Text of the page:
A member of a partnership formed to work a mine worked in it as foreman. He took weekly wages from the profits. He suffered a fatal accident in the mine and his widow sought compensation under the 1897 Act from the surviving partners. To qualify he had to have been a workman, which was defined broadly in the Act and extended beyond employees strictly defined: ”Workman’ includes every person who is engaged in an employment to which this Act applies, whether by way of manual labor or otherwise, and whether his agreement is one of service or apprenticeship or otherwise and is expressed or implied, is oral or in writing’. The Court was asked whether, given his position as a partner, he came within the definition. Could he be regarded as a workman in the employ of the partnership with the other partners being his employer?
Held: The action failed.
Lord Collins MR thought that he could not: ‘The supposition that the deceased man was ’employed’, within the meaning of that term as used in the Act, would appear to involve that he, as one of the partners, must be looked upon as occupying the position of being one of his own employers. It seems to me that, when one comes to analyse an arrangement of this kind, namely, one by which a partner himself works, and receives sums which are called wages, it really does not create the relation of employers and employed, but is, in truth, a mode of adjusting the amount that must be taken to have been contributed to the partnership assets by a partner who has made what is really a contribution in kind, and does not affect his relation to the other partners, which is that of co-adventurer and not employee. Such a partner cannot put himself in the position of not being a partner when he is one, or of being a workman employed, when that position would involve that he would be both employer and employee. The definition of a ‘workman’ given in the Act might cover a person in such a position, apart from the difficulty that arises from the consideration that he would be his own employer; but that is not conclusive, because the applicability of the Act appears to depend not merely on the question whether the injured man was a workman within the definition given by the Act, but also on the existence of the relation of employer and workman. Sect.1 sub-s.1 provides that, ‘if in any employment to which this Act applies personal injury by accident arising out of and in the course of the employment is caused to a workman, his employer shall, subject as hereinafter mentioned, be liable to pay compensation in accordance with the first schedule to this Act.’ That section appears to me clearly to contemplate a relation between two opposite parties, of whom one is employer and the other employee. It seems to me obvious, when the true position of the deceased is analysed, that he was not such a workman as is contemplated by the Act, and that a person cannot for the purposes of the Act occupy the position of being both employer and employee’.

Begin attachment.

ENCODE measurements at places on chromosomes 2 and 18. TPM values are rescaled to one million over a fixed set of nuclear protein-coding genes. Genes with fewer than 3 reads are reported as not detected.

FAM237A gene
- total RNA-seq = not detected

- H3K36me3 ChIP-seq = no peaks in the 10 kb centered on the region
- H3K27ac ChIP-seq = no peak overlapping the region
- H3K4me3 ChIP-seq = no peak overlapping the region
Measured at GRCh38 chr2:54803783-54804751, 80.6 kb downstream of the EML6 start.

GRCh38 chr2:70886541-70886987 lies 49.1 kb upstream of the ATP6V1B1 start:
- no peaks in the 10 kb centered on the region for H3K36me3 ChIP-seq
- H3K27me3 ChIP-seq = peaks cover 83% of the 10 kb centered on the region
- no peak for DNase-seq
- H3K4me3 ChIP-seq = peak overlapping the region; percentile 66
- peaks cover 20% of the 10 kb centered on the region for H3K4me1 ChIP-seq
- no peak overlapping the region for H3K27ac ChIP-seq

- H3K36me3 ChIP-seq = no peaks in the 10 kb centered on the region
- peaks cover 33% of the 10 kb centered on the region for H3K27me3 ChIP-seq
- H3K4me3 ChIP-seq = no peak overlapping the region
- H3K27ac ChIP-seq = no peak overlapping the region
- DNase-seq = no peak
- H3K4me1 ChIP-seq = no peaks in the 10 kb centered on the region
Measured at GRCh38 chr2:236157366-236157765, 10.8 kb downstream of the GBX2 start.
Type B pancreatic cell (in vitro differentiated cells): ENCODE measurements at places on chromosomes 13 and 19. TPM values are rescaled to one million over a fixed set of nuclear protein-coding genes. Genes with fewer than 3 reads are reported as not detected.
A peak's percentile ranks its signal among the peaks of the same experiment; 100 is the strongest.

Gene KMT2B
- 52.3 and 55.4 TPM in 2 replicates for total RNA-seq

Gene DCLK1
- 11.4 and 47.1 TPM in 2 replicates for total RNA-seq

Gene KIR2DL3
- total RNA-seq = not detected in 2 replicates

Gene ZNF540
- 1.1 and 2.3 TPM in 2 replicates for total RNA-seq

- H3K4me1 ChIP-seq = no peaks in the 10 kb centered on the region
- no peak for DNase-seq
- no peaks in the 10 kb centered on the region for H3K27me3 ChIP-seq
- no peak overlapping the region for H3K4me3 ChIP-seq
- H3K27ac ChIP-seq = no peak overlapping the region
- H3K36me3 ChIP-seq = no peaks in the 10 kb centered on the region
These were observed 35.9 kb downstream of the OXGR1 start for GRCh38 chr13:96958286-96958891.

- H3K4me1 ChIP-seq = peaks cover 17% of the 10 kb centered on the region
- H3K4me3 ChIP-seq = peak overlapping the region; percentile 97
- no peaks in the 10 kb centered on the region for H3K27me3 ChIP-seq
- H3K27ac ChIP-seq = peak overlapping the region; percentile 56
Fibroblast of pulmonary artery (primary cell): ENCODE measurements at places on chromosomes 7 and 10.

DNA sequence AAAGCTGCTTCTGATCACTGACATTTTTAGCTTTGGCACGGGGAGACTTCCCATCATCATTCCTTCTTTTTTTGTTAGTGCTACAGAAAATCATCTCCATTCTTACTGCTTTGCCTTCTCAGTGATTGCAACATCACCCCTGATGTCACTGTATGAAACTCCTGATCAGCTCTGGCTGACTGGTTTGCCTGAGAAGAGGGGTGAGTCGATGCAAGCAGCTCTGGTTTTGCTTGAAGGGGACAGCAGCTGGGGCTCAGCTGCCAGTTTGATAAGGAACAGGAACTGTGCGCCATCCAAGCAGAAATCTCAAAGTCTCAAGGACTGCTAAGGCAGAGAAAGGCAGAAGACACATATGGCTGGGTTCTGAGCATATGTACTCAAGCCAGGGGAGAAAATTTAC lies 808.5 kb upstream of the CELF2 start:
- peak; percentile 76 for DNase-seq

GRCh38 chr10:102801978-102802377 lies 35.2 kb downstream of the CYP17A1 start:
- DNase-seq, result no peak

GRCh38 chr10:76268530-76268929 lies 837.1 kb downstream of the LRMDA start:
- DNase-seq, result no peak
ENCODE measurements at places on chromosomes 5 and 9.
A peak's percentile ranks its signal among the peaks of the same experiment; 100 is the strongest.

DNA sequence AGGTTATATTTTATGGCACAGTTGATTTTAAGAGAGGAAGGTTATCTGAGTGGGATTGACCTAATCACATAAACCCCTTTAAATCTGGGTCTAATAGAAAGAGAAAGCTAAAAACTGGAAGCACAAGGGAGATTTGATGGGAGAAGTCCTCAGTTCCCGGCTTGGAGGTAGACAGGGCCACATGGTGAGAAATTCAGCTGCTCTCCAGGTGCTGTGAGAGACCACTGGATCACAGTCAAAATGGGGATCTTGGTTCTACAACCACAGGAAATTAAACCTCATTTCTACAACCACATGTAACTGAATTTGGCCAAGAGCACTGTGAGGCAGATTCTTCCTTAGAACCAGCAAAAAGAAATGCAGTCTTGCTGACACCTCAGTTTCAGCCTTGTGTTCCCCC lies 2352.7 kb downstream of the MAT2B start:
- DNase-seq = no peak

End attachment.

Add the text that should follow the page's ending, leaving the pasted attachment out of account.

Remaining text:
Mathew LJ stated that it was legally impossible for the same person to occupy the position of being both master and servant, employer and employed.
Cozens-Hardy LJ held that ‘the Act only applies where there is on one side an employer, and on the other side a workman, who are different persons.’
Lord Collins MR, Cozens-Hardy, Mathew LJJ
 1 KB 324
Workmen’s Compensation Act 1897
England and Wales
Cited – Clyde and Co Llp and Another v Bates van Winkelhof CA 26-Sep-2012
The claimant was a solicitor partner with the appellant limited liability partnership at their offices in Tanzania. She disclosed what she believed to be money laundering by a local partner. She was dismissed. She had just disclosed her pregnancy . .
Cited – Clyde and Co LLP and Another v van Winkelhof SC 21-May-2014
Solicitor Firm Member was a Protected Worker
The solicitor appellant had been a member of the firm, a limited liability partnership. She disclosed criminal misbehaviour by a partner in a branch in Africa. On dismissal she sought protection as a whistleblower. This was rejected, it being found . .
Lists of cited by and citing cases may be incomplete.
Employment, Company, Personal Injury
Updated: 30 November 2021; Ref: scu.465969